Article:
How does Katherine Anne Porter use prose style in Flowering Judas?
Flowering Judas by Katherine Anne Porter is a short story, basically "a day in the life of..." Laura is unable to escape her life even though she has "uneasy premonitions of the future." It is as if she is trapped not by something tangible or visible, but rather by her own apathy. The reader is made aware that her days are monotonous and her routine does not change despite her contempt for Braggioni. However, her fear of him is stronger and "nobody has the courage" to correct him or question him. Porter's prose style supports this view as the language is not embellished or exaggerated and this reinforces Laura's helplessness.
In the absence of any subplot, the reader is, through the third person narrator, drawn inside Laura's thoughts but there is no resolution, only parallels as Laura considers the various people in her life. Porter contrasts the contradictory aspects of Laura's life through an almost stream-of-consciousness style where the reader shares Laura's conflict as she considers her options but without her own direct involvement or unfocused dialogue and potential day-dreaming. It is possible that Laura cannot be trusted to share her own story. Her sense of "betrayal" because the revolutionaries are not the vision of perfection she expected and her disillusionment are apparent. Porter reveals this as her excuse for being "almost contented to rest in this sense of grievance as a private store of consolation."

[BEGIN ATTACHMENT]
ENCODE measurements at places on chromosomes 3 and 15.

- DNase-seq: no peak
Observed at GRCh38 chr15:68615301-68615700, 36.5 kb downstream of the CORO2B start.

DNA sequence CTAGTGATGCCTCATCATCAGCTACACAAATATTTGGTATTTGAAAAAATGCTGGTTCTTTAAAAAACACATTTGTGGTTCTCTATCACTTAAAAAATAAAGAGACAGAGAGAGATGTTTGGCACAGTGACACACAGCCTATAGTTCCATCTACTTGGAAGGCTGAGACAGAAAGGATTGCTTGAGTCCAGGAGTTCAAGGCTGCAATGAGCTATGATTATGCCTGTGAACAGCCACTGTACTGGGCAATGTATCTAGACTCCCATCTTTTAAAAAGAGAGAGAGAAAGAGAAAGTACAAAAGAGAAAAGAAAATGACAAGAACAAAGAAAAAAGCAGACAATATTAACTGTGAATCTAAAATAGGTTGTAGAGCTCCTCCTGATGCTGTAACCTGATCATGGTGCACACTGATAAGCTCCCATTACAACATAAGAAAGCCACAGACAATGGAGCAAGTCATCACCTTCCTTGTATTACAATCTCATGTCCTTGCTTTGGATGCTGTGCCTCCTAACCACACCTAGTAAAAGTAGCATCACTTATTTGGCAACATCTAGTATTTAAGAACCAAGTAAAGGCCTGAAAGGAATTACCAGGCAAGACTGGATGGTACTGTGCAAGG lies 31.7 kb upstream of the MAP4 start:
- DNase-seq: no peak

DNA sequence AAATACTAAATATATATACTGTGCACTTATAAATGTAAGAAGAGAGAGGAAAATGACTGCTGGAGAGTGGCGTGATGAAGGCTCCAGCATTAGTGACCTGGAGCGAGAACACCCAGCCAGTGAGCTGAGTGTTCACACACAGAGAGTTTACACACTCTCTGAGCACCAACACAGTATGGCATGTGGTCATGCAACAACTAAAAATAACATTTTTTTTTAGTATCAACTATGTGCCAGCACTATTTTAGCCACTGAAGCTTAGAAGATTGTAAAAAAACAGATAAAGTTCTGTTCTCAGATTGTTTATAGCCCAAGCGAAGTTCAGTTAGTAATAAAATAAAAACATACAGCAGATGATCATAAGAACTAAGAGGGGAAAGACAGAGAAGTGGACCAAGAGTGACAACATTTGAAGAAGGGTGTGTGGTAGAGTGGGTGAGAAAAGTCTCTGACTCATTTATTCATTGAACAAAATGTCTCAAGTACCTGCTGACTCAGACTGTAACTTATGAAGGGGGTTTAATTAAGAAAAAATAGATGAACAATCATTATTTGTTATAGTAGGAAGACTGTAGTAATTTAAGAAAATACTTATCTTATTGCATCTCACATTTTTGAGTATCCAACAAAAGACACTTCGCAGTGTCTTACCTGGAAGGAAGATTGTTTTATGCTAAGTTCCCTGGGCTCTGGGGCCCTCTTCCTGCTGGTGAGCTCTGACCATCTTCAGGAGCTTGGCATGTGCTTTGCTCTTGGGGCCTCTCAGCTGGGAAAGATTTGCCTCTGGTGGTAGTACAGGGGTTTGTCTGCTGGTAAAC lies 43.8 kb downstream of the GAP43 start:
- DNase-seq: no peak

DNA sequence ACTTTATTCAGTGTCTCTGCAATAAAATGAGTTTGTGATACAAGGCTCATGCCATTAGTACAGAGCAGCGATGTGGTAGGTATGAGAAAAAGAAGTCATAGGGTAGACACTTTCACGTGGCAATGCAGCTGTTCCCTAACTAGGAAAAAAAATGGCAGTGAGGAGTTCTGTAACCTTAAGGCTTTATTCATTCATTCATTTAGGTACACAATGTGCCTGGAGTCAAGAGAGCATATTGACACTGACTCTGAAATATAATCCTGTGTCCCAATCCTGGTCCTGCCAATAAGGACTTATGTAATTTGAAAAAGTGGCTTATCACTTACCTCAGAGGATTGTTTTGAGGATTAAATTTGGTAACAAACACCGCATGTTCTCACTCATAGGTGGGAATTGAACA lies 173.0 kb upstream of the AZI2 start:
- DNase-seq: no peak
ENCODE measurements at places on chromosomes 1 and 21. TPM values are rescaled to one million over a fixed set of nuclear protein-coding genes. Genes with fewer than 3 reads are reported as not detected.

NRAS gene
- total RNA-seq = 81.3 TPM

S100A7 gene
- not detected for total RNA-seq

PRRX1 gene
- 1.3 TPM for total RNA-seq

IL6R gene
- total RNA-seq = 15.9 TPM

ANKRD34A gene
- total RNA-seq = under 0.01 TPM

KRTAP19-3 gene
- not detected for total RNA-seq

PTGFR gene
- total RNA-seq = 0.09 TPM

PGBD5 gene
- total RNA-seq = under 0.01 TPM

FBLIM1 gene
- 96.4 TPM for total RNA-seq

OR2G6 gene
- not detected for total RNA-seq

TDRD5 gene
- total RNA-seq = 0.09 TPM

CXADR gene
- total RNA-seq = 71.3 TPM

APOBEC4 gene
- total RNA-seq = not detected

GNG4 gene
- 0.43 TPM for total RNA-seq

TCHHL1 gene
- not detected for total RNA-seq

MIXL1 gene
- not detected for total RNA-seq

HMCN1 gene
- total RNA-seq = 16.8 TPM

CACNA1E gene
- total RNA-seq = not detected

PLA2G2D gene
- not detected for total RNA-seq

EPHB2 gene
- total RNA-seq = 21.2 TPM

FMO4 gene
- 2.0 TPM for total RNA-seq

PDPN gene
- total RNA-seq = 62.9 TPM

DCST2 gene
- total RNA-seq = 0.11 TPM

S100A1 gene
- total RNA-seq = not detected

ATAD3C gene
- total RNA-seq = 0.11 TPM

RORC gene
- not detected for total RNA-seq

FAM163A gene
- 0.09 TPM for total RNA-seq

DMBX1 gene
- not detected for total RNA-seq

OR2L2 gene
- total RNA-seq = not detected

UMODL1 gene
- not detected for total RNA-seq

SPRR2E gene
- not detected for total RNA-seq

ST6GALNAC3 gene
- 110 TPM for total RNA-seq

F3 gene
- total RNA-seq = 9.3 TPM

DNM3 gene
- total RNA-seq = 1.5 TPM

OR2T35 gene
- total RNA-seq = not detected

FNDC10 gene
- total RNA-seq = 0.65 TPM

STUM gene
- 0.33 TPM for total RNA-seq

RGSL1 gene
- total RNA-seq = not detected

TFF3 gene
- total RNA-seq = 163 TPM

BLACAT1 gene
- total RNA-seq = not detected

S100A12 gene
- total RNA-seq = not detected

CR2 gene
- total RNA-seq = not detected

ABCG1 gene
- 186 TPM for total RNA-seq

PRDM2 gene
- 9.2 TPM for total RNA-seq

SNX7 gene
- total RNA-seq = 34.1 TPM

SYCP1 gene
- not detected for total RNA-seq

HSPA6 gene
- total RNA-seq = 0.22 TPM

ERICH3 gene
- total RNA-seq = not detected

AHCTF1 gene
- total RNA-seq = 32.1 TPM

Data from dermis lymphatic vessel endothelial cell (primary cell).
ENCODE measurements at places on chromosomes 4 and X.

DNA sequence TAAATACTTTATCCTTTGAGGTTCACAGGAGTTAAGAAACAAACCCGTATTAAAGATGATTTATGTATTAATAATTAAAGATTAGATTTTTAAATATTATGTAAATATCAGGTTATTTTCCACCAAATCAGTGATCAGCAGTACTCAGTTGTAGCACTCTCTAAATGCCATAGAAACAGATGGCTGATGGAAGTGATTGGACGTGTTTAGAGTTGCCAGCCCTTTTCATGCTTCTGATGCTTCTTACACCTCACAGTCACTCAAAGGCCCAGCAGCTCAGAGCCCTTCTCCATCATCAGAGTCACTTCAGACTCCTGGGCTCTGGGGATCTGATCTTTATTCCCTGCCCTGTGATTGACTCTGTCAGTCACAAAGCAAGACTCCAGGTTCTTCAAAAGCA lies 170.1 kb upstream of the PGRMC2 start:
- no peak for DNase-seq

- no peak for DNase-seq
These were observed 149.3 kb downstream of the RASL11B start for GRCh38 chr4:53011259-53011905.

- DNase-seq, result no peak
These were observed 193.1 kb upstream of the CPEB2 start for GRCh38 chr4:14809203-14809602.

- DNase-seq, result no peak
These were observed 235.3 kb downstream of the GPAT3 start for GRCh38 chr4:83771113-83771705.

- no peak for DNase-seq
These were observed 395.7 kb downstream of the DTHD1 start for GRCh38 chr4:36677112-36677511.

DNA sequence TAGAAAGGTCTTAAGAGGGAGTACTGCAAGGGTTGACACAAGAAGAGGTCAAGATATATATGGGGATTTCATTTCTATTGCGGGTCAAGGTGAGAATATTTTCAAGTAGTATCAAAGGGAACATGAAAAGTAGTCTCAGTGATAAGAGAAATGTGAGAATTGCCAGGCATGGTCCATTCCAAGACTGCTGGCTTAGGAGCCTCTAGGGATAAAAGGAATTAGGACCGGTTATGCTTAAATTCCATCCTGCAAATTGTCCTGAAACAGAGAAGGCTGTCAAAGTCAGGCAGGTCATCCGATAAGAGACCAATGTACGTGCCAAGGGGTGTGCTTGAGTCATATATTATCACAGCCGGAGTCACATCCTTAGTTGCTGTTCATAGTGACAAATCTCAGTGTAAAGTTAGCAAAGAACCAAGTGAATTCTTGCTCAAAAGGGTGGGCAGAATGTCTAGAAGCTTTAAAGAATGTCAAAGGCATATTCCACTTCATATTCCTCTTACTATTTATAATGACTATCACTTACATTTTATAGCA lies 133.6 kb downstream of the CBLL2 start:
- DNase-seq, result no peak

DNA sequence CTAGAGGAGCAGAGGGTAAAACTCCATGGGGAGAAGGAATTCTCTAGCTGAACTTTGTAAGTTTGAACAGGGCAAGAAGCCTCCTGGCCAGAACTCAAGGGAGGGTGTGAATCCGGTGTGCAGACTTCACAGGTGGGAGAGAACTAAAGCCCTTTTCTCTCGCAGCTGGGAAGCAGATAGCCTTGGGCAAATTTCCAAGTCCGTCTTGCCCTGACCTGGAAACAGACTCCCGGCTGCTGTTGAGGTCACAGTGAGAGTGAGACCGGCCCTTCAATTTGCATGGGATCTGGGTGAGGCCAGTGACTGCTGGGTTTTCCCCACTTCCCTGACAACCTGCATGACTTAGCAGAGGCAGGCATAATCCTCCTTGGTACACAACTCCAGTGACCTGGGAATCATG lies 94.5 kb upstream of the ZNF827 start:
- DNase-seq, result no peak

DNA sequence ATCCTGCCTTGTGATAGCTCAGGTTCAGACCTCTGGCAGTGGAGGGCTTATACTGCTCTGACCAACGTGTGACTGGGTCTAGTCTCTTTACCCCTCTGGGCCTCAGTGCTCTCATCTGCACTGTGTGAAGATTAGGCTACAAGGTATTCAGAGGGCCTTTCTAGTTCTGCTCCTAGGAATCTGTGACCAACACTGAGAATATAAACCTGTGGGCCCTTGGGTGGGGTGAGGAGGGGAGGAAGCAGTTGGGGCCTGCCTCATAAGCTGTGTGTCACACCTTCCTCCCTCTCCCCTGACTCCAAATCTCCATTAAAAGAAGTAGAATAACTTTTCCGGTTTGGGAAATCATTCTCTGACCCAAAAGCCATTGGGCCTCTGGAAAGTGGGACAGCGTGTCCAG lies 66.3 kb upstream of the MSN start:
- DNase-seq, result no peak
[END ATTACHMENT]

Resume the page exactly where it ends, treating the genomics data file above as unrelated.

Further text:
Laura knows she will not find consolation in church but she makes an effort, hoping that she will find answers. When she doesn't, rather than blame her own lack of faith, she blames her "principles." Laura knows that the longer she stays, the more "callous" she will become. Porter uses this concept of Laura's ideals and her reality as a theme. The symbolism is subtle, contained in the narrative style she uses. Porter uses Laura and the way she treats everything the same while revealing little emotion as an insight. In Laura's life, nothing really stands out. She gives equal treatment and consideration to her visits to the prisoners and her job as a teacher. She is aware of her situation and it is Porter's language without flourishes that allows Laura to stand outside herself as if she is not part of her own world and "not at home." Nothing is rushed, nothing is extraordinary and nothing is exciting. The most Laura can manage is to be "pleasantly disturbed" by the passing interest of a young man.
Laura resents Braggioni's stifling attention but does nothing. Her lack of purpose prevents her from running. Porter adapts her style to show some momentum as it builds as if the reader will see some passion in Laura, but it is not sustainable and Laura "does not go." Laura's life and her purpose are summed up: "Denying everything, she may walk anywhere in safety, she looks at everything without amazement."
Only in her dream and her feelings of guilt does Laura expose herself. Just as she dares to look beyond her life and is momentarily not afraid, wondering where Eugenio might take her, she is cruelly brought back down to earth. The symbolism in the tree and "my body and my blood" almost destroys Laura because she becomes the betrayer. Porter returns Laura to the same place she was before, awake and afraid. Porter cleverly leaves the reader wondering whether this is Laura's epiphany, her realization.